Is the anti-aging ingredient retinol worth all the hype? You better believe it!
One of the most potent anti-agers on the market was discovered by accident. Twenty-five years ago, dermatologists noticed that retinol, an acne treatment, also reduced fine lines, refined large pores and reversed sun damage. But there was a catch: The vitamin-A derivative also irritated skin, causing dryness and redness. As a result, many women were reluctant to add it to their skin-care regimens.
Today, however, retinol comes in a variety of formulations and strengths, so you can get the benefits without the irritation, says Dr. Paul Cohen, a dermatologist at Rosedale Dermatology Centre in Toronto. "The industry has come a long way," he says. Here's how you can take advantage of modern retinol.
Retinoid: A vitamin-A derivative available only by prescription.
Retinol: An over-the-counter derivative of vitamin A, found in concentrations of up to one percent.
Microencapsulation: This delayed-release delivery can help prevent skin irritation.
"Skin has its own natural renewal process, but as we age, skin renews itself less often," explains Dr. Cohen. "This results in the early signs of aging," including fine lines, wrinkles and sun damage. Vitamin A, either in an over-the-counter retinol or a a prescription retinoid, works by "stimulating cell turnover to help skin repair itself," says Dr. Cohen. The result: diminished fine lines and wrinkles, a more even skin tone and a finer texture.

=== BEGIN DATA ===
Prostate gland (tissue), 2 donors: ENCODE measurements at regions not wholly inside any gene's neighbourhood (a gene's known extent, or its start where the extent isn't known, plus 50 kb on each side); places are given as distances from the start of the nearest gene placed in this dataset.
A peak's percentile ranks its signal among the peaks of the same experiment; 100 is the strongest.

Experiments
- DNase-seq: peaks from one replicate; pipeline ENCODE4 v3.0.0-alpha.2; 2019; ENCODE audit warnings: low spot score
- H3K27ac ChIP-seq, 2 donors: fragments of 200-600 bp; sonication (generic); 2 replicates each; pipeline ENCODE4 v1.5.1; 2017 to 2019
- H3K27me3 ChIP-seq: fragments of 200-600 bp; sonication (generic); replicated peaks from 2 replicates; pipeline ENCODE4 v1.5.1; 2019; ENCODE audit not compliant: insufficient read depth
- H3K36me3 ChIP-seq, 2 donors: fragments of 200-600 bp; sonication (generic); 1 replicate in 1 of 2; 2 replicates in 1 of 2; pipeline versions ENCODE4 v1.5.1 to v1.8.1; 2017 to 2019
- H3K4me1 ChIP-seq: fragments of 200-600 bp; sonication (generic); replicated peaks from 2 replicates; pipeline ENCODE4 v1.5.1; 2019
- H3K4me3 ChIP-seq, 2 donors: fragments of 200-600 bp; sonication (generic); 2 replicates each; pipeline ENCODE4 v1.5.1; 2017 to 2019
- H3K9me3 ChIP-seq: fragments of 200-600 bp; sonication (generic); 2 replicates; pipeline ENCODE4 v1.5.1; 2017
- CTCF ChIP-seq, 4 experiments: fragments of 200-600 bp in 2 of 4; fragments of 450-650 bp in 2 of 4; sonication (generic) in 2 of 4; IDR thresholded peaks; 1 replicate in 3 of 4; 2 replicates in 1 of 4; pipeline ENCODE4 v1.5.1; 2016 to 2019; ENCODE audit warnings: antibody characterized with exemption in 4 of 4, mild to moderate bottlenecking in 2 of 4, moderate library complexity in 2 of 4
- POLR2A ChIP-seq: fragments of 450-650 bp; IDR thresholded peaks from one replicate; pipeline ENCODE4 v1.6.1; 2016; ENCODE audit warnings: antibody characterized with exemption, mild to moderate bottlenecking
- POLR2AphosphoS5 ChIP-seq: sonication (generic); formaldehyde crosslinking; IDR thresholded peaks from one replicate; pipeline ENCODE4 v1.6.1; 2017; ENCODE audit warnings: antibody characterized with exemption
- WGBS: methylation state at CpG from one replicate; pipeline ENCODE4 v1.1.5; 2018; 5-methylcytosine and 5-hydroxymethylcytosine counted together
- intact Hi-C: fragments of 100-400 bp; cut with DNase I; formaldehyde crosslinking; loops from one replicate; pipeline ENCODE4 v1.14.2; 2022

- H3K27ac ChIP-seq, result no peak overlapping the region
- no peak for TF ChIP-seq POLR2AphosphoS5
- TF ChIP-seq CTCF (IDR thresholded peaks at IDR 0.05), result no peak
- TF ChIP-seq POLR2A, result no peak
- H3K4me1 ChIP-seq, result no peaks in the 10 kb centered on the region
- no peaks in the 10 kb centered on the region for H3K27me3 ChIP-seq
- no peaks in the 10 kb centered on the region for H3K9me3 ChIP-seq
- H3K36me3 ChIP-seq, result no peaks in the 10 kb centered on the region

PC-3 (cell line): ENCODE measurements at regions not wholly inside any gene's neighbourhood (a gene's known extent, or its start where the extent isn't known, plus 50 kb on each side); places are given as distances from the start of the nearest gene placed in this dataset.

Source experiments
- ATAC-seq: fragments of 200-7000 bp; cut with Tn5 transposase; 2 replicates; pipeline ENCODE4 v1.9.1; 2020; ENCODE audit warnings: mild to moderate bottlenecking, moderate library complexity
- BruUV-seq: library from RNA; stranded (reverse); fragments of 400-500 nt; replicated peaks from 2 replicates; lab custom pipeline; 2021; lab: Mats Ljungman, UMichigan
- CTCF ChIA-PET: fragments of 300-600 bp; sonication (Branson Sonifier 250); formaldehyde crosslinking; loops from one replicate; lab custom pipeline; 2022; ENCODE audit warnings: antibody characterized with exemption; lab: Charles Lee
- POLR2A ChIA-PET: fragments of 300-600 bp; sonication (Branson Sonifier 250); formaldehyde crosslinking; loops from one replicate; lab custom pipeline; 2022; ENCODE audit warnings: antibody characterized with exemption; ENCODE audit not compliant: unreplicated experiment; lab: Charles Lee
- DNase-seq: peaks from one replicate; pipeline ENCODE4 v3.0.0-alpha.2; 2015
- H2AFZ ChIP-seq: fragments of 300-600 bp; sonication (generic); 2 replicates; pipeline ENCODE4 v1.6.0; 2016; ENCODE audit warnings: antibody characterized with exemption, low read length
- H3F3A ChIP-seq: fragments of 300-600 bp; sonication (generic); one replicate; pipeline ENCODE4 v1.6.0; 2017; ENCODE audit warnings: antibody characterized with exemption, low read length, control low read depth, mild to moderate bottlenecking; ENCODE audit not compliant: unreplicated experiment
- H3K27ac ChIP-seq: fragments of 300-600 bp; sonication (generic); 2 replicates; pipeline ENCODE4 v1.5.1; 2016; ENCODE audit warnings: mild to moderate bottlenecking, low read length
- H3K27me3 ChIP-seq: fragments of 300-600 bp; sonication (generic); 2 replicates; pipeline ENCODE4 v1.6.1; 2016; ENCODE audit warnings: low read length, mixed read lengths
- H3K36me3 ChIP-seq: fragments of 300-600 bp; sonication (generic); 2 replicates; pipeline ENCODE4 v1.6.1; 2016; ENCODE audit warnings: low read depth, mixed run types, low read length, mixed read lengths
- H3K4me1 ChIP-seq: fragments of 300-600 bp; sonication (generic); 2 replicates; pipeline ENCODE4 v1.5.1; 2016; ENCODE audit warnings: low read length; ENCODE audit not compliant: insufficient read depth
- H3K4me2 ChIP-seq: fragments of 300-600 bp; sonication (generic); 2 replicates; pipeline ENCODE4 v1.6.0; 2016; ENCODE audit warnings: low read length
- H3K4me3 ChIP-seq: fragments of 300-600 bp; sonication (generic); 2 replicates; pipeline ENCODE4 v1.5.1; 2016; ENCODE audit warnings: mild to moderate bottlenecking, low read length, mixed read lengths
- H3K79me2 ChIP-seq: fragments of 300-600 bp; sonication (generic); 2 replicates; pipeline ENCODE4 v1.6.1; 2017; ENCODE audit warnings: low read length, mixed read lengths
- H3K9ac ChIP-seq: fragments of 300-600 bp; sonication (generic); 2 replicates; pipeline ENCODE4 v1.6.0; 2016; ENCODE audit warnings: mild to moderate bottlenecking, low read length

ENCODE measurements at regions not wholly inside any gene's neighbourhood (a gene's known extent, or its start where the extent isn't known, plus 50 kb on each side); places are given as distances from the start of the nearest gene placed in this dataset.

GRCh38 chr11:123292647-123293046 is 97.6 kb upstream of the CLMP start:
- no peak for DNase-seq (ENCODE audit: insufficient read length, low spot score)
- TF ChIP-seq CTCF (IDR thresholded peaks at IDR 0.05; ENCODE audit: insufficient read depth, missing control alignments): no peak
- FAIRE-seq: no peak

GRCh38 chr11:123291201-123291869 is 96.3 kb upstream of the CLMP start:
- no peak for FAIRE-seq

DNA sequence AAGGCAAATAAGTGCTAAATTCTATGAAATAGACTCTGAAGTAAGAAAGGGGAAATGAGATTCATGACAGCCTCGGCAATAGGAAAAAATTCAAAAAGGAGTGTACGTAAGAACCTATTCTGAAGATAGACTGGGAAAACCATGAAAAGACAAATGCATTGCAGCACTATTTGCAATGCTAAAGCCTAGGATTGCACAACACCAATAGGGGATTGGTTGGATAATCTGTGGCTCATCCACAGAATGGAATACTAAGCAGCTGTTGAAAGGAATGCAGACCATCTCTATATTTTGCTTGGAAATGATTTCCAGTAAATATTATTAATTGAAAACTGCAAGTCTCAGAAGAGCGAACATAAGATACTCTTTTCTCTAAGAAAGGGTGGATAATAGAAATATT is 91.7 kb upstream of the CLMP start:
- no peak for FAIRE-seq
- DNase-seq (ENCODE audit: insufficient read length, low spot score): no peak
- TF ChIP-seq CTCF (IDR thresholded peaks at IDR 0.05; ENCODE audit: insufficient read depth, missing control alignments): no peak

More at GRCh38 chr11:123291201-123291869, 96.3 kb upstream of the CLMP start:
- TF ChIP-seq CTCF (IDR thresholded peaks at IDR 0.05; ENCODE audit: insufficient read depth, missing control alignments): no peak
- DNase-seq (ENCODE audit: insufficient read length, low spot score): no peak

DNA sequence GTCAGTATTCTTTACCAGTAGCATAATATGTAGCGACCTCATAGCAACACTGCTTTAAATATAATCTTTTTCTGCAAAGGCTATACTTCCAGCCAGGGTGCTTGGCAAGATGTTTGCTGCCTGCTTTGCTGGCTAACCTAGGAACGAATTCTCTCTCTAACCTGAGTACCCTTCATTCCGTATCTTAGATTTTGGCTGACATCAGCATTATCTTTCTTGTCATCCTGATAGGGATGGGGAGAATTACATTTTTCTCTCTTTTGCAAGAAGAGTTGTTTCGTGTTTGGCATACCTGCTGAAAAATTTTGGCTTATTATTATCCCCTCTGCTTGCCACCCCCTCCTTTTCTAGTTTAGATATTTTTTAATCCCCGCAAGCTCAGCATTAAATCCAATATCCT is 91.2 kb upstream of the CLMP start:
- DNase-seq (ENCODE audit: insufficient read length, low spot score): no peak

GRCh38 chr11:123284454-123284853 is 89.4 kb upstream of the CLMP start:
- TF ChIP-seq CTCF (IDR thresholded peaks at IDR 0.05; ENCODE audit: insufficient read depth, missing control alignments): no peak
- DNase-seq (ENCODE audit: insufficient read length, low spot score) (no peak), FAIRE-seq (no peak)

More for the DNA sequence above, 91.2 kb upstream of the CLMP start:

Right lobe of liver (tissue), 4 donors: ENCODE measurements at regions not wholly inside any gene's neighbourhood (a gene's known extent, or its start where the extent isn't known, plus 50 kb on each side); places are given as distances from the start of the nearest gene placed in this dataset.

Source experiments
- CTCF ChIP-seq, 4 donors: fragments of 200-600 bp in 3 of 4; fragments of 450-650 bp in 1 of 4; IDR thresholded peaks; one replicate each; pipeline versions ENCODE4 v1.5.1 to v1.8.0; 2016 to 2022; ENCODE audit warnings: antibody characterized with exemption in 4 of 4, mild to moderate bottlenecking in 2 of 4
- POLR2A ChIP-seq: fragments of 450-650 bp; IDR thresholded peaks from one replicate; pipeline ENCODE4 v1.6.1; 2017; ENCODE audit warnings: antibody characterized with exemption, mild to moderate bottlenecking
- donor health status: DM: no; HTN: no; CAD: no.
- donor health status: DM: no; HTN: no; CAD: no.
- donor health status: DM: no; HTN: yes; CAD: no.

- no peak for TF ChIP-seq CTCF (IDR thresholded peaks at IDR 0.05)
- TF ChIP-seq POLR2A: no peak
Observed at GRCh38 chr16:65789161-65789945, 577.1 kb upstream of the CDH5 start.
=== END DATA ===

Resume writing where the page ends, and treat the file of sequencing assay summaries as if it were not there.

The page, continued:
Finding your formulation
Retinol is available in cream, gel and serum form. Whichever you choose, consider the overall strength of the product. For over-the-counter retinol, one percent is the highest strength allowed by Health Canada, but stronger isn't always better. "You don't necessarily have to go to that one-percent level in order to reach the results you want," says Kirk Brierley of RoC Skincare. If you're concerned about sensitivity, consider a lower strength that will deliver retinol to the skin in a more gentle manner. You can also try microencapsulated retinol, which is gradually released into the skin.
The perfect application
The best time to apply retinol will depend on the product. Serums should be applied immediately after cleansing, and creams after serum. Dr. Cohen recommends using a pea-size amount of retinol every other night to start, and eventually upping application to every night. "If your face gets red and itchy, or if it peels or burns, skip retinol for a day or two," he says. You can also apply a layer of moisturizer before your retinol; it will act as a barrier, keeping skin hydrated and reducing the risk of irritation. Finally, despite what you may have heard, retinol won't sensitize your skin to sun exposure. UV rays do, however, destabilize retinol, rendering it ineffective. So as long as you wear sunscreen every day (which you should in any case), retinol is your anti-aging friend.